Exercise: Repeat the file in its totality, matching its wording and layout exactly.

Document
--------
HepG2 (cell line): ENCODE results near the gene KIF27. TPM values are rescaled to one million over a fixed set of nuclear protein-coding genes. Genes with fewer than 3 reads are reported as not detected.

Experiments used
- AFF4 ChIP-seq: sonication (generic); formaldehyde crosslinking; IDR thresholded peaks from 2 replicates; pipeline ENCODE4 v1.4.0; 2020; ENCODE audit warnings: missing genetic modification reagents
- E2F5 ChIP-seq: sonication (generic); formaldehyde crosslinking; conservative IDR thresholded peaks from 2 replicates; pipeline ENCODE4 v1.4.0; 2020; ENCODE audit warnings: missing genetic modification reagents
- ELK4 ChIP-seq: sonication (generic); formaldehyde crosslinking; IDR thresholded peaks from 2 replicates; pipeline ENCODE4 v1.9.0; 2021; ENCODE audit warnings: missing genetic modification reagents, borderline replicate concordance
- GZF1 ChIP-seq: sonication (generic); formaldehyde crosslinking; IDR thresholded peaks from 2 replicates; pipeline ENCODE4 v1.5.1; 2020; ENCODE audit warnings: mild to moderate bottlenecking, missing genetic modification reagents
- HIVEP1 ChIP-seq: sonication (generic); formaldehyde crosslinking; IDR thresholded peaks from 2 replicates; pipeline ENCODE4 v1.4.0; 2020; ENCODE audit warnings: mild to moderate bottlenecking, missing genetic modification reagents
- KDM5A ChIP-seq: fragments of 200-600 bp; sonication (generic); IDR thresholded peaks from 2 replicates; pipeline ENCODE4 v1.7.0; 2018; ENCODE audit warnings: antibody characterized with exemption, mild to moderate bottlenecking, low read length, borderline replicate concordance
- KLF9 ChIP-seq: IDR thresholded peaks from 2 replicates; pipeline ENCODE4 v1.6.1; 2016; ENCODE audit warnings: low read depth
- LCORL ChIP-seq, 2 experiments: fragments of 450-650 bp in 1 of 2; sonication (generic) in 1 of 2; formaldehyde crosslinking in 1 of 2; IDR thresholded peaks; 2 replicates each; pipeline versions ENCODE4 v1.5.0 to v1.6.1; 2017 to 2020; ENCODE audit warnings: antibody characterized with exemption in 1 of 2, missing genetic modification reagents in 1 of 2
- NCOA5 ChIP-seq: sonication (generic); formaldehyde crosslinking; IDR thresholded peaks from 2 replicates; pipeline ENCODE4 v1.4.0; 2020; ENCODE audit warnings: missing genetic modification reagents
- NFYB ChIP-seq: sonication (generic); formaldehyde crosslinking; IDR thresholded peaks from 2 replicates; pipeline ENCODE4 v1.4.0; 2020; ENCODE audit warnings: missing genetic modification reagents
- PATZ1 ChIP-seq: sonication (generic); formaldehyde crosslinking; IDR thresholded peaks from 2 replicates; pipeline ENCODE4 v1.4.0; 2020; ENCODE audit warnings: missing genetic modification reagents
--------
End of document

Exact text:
HepG2 (cell line): ENCODE results near the gene KIF27. TPM values are rescaled to one million over a fixed set of nuclear protein-coding genes. Genes with fewer than 3 reads are reported as not detected.

Experiments used
- AFF4 ChIP-seq: sonication (generic); formaldehyde crosslinking; IDR thresholded peaks from 2 replicates; pipeline ENCODE4 v1.4.0; 2020; ENCODE audit warnings: missing genetic modification reagents
- E2F5 ChIP-seq: sonication (generic); formaldehyde crosslinking; conservative IDR thresholded peaks from 2 replicates; pipeline ENCODE4 v1.4.0; 2020; ENCODE audit warnings: missing genetic modification reagents
- ELK4 ChIP-seq: sonication (generic); formaldehyde crosslinking; IDR thresholded peaks from 2 replicates; pipeline ENCODE4 v1.9.0; 2021; ENCODE audit warnings: missing genetic modification reagents, borderline replicate concordance
- GZF1 ChIP-seq: sonication (generic); formaldehyde crosslinking; IDR thresholded peaks from 2 replicates; pipeline ENCODE4 v1.5.1; 2020; ENCODE audit warnings: mild to moderate bottlenecking, missing genetic modification reagents
- HIVEP1 ChIP-seq: sonication (generic); formaldehyde crosslinking; IDR thresholded peaks from 2 replicates; pipeline ENCODE4 v1.4.0; 2020; ENCODE audit warnings: mild to moderate bottlenecking, missing genetic modification reagents
- KDM5A ChIP-seq: fragments of 200-600 bp; sonication (generic); IDR thresholded peaks from 2 replicates; pipeline ENCODE4 v1.7.0; 2018; ENCODE audit warnings: antibody characterized with exemption, mild to moderate bottlenecking, low read length, borderline replicate concordance
- KLF9 ChIP-seq: IDR thresholded peaks from 2 replicates; pipeline ENCODE4 v1.6.1; 2016; ENCODE audit warnings: low read depth
- LCORL ChIP-seq, 2 experiments: fragments of 450-650 bp in 1 of 2; sonication (generic) in 1 of 2; formaldehyde crosslinking in 1 of 2; IDR thresholded peaks; 2 replicates each; pipeline versions ENCODE4 v1.5.0 to v1.6.1; 2017 to 2020; ENCODE audit warnings: antibody characterized with exemption in 1 of 2, missing genetic modification reagents in 1 of 2
- NCOA5 ChIP-seq: sonication (generic); formaldehyde crosslinking; IDR thresholded peaks from 2 replicates; pipeline ENCODE4 v1.4.0; 2020; ENCODE audit warnings: missing genetic modification reagents
- NFYB ChIP-seq: sonication (generic); formaldehyde crosslinking; IDR thresholded peaks from 2 replicates; pipeline ENCODE4 v1.4.0; 2020; ENCODE audit warnings: missing genetic modification reagents
- PATZ1 ChIP-seq: sonication (generic); formaldehyde crosslinking; IDR thresholded peaks from 2 replicates; pipeline ENCODE4 v1.4.0; 2020; ENCODE audit warnings: missing genetic modification reagents